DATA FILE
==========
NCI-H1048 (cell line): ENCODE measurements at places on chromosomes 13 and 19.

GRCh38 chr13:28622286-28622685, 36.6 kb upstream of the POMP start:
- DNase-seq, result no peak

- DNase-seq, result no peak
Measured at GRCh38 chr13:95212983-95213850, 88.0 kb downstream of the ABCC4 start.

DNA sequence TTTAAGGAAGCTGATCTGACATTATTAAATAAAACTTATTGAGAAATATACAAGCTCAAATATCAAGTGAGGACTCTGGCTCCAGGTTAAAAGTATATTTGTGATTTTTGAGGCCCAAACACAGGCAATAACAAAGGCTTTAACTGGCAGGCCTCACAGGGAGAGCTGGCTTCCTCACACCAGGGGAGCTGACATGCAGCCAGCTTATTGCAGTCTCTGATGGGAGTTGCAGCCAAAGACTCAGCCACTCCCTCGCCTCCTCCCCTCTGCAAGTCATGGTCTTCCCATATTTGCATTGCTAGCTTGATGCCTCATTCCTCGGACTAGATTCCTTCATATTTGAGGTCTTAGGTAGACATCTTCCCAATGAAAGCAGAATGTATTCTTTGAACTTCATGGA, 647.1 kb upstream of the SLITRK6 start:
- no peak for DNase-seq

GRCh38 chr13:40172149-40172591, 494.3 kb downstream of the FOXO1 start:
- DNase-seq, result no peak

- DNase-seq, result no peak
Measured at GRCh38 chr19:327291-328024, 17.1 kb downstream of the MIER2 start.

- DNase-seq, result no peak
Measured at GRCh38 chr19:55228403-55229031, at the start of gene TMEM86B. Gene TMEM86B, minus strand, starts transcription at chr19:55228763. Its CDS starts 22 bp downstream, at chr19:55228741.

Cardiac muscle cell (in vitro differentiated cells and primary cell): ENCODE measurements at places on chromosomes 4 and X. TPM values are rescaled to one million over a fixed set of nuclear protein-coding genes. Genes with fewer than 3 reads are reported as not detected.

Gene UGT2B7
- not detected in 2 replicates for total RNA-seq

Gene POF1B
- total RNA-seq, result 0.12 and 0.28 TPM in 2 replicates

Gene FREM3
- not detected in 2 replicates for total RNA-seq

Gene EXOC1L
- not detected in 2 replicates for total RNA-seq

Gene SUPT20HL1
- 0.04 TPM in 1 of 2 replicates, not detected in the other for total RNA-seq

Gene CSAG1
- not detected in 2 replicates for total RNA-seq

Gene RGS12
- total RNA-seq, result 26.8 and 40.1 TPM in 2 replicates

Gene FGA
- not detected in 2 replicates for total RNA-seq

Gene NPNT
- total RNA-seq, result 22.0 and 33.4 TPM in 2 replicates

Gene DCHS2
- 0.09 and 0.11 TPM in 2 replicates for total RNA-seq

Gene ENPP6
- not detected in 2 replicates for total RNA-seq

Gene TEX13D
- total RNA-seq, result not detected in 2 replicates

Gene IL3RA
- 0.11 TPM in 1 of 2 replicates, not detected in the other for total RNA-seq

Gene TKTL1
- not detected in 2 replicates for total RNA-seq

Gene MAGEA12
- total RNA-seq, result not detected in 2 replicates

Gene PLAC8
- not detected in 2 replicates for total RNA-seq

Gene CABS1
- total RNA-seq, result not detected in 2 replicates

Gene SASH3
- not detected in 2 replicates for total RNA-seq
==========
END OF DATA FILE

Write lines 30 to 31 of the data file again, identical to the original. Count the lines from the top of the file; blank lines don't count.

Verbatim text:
- not detected in 2 replicates for total RNA-seq

Gene NPNT